And, how did that go over? I had no idea you’re not supposed to do that, and they sent me home. My mother was humiliated that her oldest son would be kicked out of school and she couldn’t handle that. She had a brother, my uncle, who had come to California. In the Second World War, African Americans were not recruited to the military. They didn’t really want them to participate, and they were segregated if they were. What they really wanted [them] to do was to help in the war effort by working at the shipyard, working at the facilities that supplied equipment for war. Two of my uncles got the invitation to San Francisco to work at the shipyard. One of them got hired, and the other one did not go back for the second-day interview because he became involved in a gambling game and he won enough money. … My mother hated every second of his lifestyle because she was very religious. She wanted nothing to do with him and wanted me to have nothing with him. But she was so embarrassed that she accepted his invitation to have me come to San Francisco. That’s how I left Texas. I landed in Oakland on the T&P line in August. August 4th, 1951.

And what did you think? I had not been anywhere, andI could not believe what I was seeing. Every street had lights, and I had never seen anything like that. We didn’t have lights in Mineola. We didn’t have running water in Mineola, let alone lights. So my uncle lived on Oak Street and he had a room for me, but he made it very clear that he didn’t know anything about raising children, and he didn’t know anything about schools because he had never graduated from high school. He was a “gambler” is what he said to me. “You’re a smart kid. I want you to go in a different direction from my house every day. And then find your way back for dinner.”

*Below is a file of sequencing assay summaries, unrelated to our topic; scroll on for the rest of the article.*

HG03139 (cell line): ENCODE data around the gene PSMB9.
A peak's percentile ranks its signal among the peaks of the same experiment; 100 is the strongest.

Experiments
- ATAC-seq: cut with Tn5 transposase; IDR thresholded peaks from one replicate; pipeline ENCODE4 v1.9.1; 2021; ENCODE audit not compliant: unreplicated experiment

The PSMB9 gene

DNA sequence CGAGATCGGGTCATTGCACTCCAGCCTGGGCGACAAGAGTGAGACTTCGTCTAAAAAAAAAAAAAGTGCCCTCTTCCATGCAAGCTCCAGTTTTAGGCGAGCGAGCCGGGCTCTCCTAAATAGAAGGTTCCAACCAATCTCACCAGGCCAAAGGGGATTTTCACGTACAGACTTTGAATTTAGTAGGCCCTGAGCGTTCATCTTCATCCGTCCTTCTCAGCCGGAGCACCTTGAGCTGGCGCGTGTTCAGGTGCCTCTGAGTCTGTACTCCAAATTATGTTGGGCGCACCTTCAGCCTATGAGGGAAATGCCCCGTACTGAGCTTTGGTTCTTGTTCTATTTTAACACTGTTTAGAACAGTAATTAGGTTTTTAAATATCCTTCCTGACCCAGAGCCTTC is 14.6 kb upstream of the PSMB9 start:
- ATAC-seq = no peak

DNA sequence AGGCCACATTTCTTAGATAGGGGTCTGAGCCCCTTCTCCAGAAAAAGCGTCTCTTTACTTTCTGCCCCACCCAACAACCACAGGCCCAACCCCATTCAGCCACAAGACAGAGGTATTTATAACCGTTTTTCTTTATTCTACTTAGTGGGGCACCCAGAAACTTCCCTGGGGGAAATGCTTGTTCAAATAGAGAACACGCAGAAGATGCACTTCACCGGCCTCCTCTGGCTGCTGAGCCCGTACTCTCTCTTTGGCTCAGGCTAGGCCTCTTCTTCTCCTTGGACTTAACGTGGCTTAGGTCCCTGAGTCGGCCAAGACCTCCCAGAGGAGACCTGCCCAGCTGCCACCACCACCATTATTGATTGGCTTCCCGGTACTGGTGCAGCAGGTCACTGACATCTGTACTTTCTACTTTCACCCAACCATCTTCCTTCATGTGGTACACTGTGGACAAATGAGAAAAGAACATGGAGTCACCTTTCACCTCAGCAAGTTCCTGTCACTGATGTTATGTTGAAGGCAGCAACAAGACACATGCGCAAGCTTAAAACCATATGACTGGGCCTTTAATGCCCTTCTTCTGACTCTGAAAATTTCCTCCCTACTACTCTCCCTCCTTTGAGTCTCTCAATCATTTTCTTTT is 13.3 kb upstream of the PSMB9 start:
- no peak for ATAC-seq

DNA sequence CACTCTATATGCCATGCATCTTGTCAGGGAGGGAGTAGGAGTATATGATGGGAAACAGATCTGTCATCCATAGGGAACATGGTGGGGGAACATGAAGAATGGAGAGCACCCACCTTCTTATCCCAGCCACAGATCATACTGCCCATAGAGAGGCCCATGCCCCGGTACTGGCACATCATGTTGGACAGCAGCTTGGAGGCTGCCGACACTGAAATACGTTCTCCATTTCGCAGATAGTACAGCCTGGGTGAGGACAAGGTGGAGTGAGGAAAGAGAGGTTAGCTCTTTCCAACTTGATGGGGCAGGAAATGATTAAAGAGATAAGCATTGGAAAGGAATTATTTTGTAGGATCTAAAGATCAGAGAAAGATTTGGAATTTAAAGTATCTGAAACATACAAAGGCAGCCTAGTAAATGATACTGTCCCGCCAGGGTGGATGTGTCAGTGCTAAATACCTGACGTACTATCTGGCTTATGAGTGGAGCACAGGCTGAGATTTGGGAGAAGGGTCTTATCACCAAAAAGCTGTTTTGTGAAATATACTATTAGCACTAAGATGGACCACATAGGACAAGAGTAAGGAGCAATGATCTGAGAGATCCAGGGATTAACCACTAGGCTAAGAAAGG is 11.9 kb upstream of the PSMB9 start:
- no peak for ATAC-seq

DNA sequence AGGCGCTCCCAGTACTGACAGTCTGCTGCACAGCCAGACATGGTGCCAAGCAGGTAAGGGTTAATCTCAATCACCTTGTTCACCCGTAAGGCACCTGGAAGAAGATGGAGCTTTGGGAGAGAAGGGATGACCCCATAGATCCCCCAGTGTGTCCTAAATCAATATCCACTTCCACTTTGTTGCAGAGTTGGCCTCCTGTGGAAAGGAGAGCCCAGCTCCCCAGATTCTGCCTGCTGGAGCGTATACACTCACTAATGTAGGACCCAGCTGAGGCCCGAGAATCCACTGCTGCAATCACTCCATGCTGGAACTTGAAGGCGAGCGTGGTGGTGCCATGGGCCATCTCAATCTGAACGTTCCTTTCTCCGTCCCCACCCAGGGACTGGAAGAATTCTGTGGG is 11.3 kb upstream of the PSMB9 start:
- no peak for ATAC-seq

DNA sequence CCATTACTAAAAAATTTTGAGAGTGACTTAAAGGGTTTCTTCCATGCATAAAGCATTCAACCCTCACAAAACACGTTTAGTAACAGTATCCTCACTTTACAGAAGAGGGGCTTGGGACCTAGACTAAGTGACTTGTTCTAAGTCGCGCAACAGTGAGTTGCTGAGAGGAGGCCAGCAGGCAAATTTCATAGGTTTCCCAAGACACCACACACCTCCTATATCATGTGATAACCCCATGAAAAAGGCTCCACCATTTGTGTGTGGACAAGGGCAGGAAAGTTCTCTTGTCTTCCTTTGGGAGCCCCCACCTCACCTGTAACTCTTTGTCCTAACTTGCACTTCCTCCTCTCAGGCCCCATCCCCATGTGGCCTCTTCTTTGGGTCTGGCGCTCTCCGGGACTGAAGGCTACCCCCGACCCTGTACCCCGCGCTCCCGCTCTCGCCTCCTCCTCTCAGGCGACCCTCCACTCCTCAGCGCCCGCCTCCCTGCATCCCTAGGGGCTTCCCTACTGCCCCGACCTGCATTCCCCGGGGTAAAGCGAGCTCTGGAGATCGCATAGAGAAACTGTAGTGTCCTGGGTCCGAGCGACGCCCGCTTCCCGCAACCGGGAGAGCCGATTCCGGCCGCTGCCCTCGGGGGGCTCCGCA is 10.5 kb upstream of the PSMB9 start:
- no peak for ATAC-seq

And? I started walking in a different direction every day. That’s how I learned about San Francisco, and I went all over San Francisco. In the meantime, he had made a commitment to my mother that [number] one, I get in school. Number two, that I join a church. That’s what she wanted. And sure enough, I did join Jones Methodist Church, not too far from the bar where my uncle hung out. He could see that church out the back of the bar.

And as for school? My uncle told me that a buddy of his, a doorman he knew, knew somebody at Stanford and that I should go down there and go to school. So, I got on the bus and went to Stanford. I had not the previous history, not the previous grades, not the previous experience, none of the above, and there was no way I could get into Stanford. But the guy I was talking to also worked at San Francisco State, and he told me, “We’re dying for students,” and they would take me no matter what, even though I didn’t have any of the requirements. “Don’t worry about it. They’ll take you.” And he was right, they did take me.